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EmielleC 0cf532fa8b Tested v2 camera on raspberry pi 4 3 weeks ago
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configs raspberrypi4: support new device 1 month ago
package multi-gadget: enable serial if no camera detected 1 month ago
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README.md Tested v2 camera on raspberry pi 4 3 weeks ago
build-showmewebcam.sh raspberrypi4: support new device 1 month ago
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README.md

Show-me webcam: An open source, trustable and high quality webcam

Build/Release License Last Release Total Downloads Discord Chat

This firmware transforms your Raspberry Pi into a high quality webcam. It works reliably, boots quickly, and gets out of your way.

Wiki & Documentation | Discord Chat | Introduction video | Hackaday Project

Show-me webcam is proudly powered by peterbay's uvc-gadget.

What you need

  • Raspberry Pi Zero with or without Wifi
  • Raspberry Pi Zero Camera Adapter/Ribbon (The one that comes with the camera may not fit)
  • Raspberry Pi Camera or Raspberry Pi High-Quality Camera
  • A compatible lens if you use the HQ Camera sensor
  • Micro SD card (at least 64MB)
  • A case or mounting plate (optional)

What works and what doesn't

  • The camera is known to work on Linux, Windows 10 and Mac OS
  • The camera is known to work with Zoom, Teams, Jitsi, Firefox and Chrome
  • Here's a compatibility matrix as far as we could test. Let us know if you had the chance to test other variants:
Raspberry Pi \ Camera version v1 5MP v2 8MP High Quality 12MP
Pi Zero v1.3 (without Wifi)
Pi Zero W (with Wifi)
Pi 4+

Instructions

  • Watch the introduction video
  • Assemble the camera with the Raspberry Pi
  • Download the latest release (see below)
  • Use Etcher or dd to write the image to the Micro SD card
  • Use the USB data port (the one in the middle of the Raspberry Pi, not the one on the edge) to connect to a computer
  • Smile & Enjoy!

Stable releases

We release new versions of this firmware regularly at the release tab: https://github.com/showmewebcam/showmewebcam/releases

LED indicator

After booting, the built-in LED will blink three times quickly to show you it's ready.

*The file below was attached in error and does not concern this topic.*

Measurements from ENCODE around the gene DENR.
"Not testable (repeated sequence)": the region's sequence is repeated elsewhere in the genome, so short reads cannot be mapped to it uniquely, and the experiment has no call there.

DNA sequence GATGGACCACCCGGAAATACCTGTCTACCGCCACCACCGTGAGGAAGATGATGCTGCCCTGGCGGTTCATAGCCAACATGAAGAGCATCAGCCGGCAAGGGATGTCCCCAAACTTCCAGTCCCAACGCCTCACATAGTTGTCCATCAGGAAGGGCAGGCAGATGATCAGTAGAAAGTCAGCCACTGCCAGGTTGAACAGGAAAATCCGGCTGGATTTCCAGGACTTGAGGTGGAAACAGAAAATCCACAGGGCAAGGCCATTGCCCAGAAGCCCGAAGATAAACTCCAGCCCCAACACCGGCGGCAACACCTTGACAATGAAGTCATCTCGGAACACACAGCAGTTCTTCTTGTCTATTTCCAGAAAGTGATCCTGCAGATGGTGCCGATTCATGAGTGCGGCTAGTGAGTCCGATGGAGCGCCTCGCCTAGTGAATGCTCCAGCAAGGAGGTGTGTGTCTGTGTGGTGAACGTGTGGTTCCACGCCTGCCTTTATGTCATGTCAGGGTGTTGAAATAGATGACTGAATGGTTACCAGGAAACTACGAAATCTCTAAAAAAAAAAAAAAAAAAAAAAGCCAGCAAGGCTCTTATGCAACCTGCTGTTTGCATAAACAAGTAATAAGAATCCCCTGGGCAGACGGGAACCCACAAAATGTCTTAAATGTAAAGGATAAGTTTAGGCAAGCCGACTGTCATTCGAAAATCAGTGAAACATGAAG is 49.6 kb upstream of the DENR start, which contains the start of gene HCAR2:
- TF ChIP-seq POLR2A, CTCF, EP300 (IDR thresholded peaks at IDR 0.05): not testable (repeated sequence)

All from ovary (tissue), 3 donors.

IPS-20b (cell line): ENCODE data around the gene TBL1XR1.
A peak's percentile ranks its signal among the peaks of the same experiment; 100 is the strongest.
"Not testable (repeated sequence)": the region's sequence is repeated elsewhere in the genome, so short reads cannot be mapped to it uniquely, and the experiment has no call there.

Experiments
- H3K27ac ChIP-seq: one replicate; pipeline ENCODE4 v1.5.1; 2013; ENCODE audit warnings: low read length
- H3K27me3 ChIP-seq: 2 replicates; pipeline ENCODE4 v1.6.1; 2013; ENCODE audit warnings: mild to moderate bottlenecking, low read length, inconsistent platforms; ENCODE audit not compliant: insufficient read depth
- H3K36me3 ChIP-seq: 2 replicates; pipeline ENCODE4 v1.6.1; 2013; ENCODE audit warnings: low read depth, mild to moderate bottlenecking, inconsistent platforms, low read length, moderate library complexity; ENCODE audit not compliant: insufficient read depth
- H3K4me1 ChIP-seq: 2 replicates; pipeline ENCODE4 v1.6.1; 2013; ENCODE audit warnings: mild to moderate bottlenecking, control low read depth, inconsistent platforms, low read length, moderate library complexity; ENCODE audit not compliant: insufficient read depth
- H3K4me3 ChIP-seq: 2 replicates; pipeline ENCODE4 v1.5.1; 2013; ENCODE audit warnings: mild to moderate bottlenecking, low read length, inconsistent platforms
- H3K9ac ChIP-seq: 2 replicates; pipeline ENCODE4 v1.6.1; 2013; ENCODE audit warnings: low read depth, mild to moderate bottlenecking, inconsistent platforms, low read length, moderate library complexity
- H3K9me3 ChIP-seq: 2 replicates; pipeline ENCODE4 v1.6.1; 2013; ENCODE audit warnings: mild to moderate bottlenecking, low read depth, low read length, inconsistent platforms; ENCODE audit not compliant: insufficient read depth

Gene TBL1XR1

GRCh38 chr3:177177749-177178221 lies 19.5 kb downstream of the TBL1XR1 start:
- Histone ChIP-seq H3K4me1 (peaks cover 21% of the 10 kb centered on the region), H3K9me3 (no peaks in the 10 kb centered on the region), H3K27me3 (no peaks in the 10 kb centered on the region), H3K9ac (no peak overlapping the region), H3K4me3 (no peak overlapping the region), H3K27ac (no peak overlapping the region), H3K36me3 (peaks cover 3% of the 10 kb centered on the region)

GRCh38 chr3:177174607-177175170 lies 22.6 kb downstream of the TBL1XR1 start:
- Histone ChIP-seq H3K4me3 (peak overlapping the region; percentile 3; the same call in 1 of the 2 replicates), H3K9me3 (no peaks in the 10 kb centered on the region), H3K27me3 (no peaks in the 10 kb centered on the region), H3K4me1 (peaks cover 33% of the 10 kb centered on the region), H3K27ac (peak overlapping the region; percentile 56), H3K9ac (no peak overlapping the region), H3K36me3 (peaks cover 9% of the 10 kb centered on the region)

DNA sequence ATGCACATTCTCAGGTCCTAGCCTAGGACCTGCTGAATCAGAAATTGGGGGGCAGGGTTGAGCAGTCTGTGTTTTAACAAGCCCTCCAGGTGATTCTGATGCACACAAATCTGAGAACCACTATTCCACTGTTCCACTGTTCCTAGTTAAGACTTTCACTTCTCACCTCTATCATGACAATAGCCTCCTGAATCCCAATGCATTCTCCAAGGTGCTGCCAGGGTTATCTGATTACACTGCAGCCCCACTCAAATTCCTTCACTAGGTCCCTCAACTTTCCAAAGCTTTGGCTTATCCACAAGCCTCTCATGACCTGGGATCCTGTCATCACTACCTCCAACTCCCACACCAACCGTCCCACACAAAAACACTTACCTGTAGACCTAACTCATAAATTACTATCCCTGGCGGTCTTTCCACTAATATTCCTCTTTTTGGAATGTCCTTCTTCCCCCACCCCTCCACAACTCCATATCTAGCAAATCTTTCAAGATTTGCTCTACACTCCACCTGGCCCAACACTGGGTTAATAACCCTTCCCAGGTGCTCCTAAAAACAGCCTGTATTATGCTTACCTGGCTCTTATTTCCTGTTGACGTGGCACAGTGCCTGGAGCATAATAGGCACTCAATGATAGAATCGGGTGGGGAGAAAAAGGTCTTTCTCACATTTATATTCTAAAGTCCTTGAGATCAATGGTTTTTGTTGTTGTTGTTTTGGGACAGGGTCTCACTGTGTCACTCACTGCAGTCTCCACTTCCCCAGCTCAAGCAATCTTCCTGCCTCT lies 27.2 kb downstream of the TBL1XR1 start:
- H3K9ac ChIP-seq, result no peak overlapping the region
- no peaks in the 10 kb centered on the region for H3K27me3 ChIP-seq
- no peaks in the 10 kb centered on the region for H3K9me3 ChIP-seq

When the camera is in use the LED will be lit. In addition, GPIO 21 pin is set to HIGH, so an external LED or another payload can be triggered with this pin to indicate that the camera is in use.

Debugging

For debugging, a 115200 baud serial interface is provided as a ttyACM device:

  • Use screen, minicom, picocom or the included smwc-expect script to connect to it
  • Use username: root, password root

Also, there is a serial interface on the 40-pin header: https://pinout.xyz/pinout/uart

Linux example:

$ ls -l /dev/ttyACM*
crw-rw---- 1 root dialout 166, 0 sep 25 14:03 /dev/ttyACM0
$ sudo screen /dev/ttyACM0 115200

Mac OS example:

$ ls -l /dev/tty.*
crw-rw-rw-  1 root  wheel    9,  18 Dec  7 13:14 /dev/tty.usbmodem13103
$ screen /dev/tty.usbmodem13103 115200

If the terminal is blank try pressing enter to see the login prompt. To exit the session, use Ctrl-A \ (screen) or Ctrl-A X (minicom & picocom).

Warning: This serial debug interface is automatically enabled and is controlled by the file called enable-serial-debug in the /boot folder. This is a potential security issue. For now, you should strongly consider disabling this feature by removing the file after you have finished customizing the webcam.

My camera doesn't show up on my host computer! What to do?

From version 1.80, on Linux, you can see what happens by watching dmesg before you plug in the webcam:

$ sudo dmesg -w

If you only see the ttyACM device show up, but not the webcam, it's likely you have not plugged in the camera cable correctly, or the camera cable has gone bad.

If you see nothing, maybe your USB cable is bad, or you have plugged in the cable to the wrong port.

Customizing camera settings

Automatic

Log in to the debug interface and execute:

/usr/bin/camera-ctl

This tool will allow you to show and tweak all available camera parameters. Additionally it will save your settings to /boot/camera.txt if you choose to do so. This will handle remounting /boot automatically.

Manual

Overriding camera settings temporarily

Log in to the debug interface. Then list all tweakable parameters:

/usr/bin/v4l2-ctl -L | less

Then you can apply parameters on the fly, e.g.

/usr/bin/v4l2-ctl -c auto_exposure_bias=15
/usr/bin/v4l2-ctl -c contrast=3

Overriding camera settings permanently

Mount the SD card on your computer, edit a file called camera.txt in /boot and put all parameters you want overridden, e.g:

# Tweak the auto exposure bias
auto_exposure_bias=15
# Tweak the contrast
contrast=3

You can edit camera.txt on-target by remounting /boot read-write:

mount -o remount,rw /boot

Development & building

Clone or download this repository. Then inside it:

  • Download the latest Buildroot stable from https://buildroot.org/download.html
  • Extract it and rename it to buildroot
  • Run build command:
    • ./build-showmewebcam.sh raspberrypi0w to build Raspberry Pi Zero W (with Wifi) image.
    • ./build-showmewebcam.sh raspberrypi0 to build Raspberry Pi Zero (without Wifi) image.
    • ./build-showmewebcam.sh raspberrypi4 to build Raspberry Pi 4 image.
    • IMPORTANT: If you didn't rename your Buildroot directory to buildroot or if you put it somewhere else you need to set the Buildroot path manually, e.g. BUILDROOT_DIR=../buildroot ./build-showmewebcam.sh raspberrypi0
  • The resulting image sdcard.img will be in the output/$BOARDNAME/images folder
  • If you add a camera.txt file to the root of this repository, the contents will be automatically added to /boot/camera.txt

Credits